UK Drivers show low interest in electric cars

Nissan e-NV200 - UK Drivers show low interest in electric cars

Just one per cent of car buyers would consider buying an electric car and only 13 per cent are interested in buying a hybrid vehicle, according to a survey.

The majority (62%) still want a conventional petrol or diesel engine, according to the findings of a PwC survey of 500 UK drivers who want to buy a new car for personal use within the next 12 months.

Phil Harrold, partner in the automotive practice at PwC, said:”Customers expect manufacturers to shoulder the burden of ensuring their next car has minimal impact on the environment, but they remain less likely to opt for hybrids or electric cars themselves.

“The demands and preferences of the drivers clearly highlight the dilemma faced by car manufacturers. Customers are conservative when it comes to their choice of car, yet expect innovation from manufacturers to help protect the climate. The challenge facing manufacturers is to change the primary concern in buyers’ minds from cost to conservation.”

Car customers in the UK place a high level of importance on the cost-effectiveness of petrol and diesel engines, expecting at least 40 miles per gallon fuel consumption. The design of more cost-effective engines is becoming increasingly important for car buyers: more than 80% believe it should be seen as the principal task of car manufacturers in the future.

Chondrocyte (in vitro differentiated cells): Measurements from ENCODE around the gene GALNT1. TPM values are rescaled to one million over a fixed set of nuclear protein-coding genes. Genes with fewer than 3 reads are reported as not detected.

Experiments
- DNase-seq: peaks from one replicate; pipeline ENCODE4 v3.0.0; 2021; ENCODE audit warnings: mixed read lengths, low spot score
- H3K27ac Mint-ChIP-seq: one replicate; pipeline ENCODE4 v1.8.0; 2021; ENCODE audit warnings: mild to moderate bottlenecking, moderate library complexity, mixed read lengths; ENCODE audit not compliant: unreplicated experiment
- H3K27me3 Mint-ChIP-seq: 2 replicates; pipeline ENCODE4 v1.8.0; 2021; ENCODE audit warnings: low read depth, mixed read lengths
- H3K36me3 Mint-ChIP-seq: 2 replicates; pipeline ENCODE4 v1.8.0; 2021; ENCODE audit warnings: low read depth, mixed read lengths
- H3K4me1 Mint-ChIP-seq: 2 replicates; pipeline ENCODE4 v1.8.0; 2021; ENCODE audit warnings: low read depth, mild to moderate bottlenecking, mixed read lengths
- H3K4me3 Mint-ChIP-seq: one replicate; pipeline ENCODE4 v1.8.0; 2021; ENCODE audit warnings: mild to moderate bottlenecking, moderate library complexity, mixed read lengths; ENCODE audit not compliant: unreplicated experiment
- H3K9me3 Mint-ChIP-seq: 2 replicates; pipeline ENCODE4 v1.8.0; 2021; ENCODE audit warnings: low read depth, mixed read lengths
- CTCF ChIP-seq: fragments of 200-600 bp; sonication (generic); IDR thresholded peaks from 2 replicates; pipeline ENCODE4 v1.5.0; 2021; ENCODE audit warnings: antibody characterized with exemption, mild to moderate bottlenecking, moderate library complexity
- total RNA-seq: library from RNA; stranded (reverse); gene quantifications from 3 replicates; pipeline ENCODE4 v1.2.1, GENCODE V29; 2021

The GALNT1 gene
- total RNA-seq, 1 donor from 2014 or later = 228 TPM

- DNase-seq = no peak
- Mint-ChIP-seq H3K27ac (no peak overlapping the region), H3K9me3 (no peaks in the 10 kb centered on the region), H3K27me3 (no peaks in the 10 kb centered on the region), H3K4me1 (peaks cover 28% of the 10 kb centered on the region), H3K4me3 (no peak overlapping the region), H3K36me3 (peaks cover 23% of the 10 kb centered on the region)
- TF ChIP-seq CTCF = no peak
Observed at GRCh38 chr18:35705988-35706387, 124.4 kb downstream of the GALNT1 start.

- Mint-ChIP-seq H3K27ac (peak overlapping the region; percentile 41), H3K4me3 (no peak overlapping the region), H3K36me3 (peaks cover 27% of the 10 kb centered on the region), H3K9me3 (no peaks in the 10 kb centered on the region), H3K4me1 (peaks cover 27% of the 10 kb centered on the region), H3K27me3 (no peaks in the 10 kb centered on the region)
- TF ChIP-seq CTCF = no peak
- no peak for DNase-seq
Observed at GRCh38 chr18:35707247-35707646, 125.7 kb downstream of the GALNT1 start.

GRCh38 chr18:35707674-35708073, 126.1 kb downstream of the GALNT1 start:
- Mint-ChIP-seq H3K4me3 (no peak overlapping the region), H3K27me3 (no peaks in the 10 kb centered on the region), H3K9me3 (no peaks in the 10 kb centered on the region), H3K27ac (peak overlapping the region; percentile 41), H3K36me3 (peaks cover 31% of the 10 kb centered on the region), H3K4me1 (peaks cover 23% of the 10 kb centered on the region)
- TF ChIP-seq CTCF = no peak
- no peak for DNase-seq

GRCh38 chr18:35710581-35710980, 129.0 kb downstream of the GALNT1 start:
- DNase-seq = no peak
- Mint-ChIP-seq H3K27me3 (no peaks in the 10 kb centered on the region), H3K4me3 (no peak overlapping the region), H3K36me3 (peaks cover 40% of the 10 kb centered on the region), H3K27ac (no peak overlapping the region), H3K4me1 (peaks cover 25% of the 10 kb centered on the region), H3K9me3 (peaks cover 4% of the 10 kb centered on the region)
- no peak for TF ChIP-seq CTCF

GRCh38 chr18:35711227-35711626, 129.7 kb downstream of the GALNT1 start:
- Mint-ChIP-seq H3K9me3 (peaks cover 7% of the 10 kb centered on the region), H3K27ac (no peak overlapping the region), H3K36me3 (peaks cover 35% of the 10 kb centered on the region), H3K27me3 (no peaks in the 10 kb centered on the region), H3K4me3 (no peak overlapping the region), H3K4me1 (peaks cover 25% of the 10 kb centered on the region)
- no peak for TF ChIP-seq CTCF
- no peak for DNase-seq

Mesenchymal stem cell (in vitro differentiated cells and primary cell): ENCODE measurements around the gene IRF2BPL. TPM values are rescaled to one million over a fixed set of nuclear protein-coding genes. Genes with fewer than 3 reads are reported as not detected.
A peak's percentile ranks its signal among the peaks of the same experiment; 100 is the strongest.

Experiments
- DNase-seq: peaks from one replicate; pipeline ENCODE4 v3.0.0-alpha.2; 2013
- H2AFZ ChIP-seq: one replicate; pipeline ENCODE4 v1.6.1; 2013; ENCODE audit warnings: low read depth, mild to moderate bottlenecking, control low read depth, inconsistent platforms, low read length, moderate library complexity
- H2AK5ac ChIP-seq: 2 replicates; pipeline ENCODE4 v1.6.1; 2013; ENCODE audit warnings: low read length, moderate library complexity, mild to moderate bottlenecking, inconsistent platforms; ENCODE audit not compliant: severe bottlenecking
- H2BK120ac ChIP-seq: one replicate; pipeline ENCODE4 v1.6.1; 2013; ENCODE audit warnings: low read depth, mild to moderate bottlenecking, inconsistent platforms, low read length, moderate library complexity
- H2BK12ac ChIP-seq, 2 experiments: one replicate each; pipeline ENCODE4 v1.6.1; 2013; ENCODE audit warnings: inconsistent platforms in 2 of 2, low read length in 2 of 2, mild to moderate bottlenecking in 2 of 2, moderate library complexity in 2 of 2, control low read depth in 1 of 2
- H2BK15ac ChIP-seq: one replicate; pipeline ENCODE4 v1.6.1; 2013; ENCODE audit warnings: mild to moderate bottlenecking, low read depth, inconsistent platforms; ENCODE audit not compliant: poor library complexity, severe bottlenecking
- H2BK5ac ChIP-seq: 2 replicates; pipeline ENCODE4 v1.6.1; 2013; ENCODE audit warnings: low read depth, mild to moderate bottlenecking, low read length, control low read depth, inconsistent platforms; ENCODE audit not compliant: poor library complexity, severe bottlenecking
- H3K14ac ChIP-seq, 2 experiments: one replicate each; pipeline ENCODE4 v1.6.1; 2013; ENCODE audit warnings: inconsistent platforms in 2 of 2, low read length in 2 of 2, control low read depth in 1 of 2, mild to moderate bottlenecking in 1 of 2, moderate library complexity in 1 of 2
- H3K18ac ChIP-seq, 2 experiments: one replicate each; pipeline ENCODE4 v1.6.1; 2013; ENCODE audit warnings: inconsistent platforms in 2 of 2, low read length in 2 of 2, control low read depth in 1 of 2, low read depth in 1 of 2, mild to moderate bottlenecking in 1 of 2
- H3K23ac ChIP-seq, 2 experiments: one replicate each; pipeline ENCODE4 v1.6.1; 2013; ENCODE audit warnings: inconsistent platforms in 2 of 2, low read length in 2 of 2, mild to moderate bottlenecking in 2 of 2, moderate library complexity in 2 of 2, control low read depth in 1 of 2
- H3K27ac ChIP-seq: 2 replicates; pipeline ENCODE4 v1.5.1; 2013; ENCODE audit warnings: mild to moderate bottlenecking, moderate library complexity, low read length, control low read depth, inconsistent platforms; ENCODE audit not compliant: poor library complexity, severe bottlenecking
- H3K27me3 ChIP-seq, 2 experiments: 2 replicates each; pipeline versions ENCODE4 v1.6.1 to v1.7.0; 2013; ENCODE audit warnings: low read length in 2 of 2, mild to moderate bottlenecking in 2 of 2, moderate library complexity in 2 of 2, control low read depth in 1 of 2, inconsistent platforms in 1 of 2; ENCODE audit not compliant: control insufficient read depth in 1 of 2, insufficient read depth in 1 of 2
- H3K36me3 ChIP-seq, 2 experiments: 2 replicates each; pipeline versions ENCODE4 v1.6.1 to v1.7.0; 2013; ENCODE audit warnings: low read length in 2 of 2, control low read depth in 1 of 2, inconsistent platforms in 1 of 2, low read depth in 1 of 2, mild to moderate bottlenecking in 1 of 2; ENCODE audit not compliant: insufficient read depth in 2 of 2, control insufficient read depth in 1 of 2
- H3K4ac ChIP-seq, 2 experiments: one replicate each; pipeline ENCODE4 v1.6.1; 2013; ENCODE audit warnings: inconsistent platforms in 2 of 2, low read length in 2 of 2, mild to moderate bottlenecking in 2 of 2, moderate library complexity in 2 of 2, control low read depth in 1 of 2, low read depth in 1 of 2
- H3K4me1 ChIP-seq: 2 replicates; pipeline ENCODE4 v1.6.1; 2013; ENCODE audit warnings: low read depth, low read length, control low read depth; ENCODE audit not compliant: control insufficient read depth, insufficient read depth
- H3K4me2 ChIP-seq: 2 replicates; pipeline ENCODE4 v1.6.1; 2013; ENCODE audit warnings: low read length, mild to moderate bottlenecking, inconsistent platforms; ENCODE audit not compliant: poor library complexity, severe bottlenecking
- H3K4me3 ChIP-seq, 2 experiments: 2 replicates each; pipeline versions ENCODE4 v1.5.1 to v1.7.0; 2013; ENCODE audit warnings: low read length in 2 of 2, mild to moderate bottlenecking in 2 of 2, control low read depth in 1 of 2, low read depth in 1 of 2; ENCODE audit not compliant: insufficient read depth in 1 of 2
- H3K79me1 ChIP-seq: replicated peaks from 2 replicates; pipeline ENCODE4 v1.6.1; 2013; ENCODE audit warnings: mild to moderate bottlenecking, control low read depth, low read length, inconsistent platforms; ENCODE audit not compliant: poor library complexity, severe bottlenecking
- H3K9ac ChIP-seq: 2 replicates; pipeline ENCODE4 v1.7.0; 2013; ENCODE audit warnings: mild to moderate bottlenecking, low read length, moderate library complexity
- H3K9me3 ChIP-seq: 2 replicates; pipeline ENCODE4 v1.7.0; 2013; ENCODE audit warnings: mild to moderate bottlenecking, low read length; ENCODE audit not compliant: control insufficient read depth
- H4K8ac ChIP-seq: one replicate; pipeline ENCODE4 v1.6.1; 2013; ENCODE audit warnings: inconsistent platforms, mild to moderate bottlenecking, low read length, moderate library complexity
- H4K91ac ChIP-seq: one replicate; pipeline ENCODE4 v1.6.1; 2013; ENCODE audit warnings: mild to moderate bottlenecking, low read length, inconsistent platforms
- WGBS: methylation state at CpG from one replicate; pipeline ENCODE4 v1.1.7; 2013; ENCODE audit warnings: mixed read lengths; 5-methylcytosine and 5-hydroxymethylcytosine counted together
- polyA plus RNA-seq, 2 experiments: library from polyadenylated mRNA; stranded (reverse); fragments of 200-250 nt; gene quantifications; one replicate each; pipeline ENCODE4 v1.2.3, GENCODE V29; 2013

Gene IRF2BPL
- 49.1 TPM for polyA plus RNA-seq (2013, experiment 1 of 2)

According to PwC, the results show that, on the whole, customers are not prepared to accept cutting back on their driving or changing their buying habits for the sake of climate protection. Only 15% believe that driving less is a realistic resolution for the future. Avoiding larger vehicles, like SUVs, is not an option for more than half (63%) of those questioned.

Instead consumers expect manufacturers to perform the balancing act of developing expensive technologies such as those found in electric cars, hybrids and lightweight designs, while at the same time meeting the expectations of customers as well as lawmakers in terms of environmental protection, comfort and design.

Harrold added: “The results show that the responsibility for climate protection is being delegated to the manufacturers. When it comes to the crunch, most purchasers view the design as more important than good emission values.”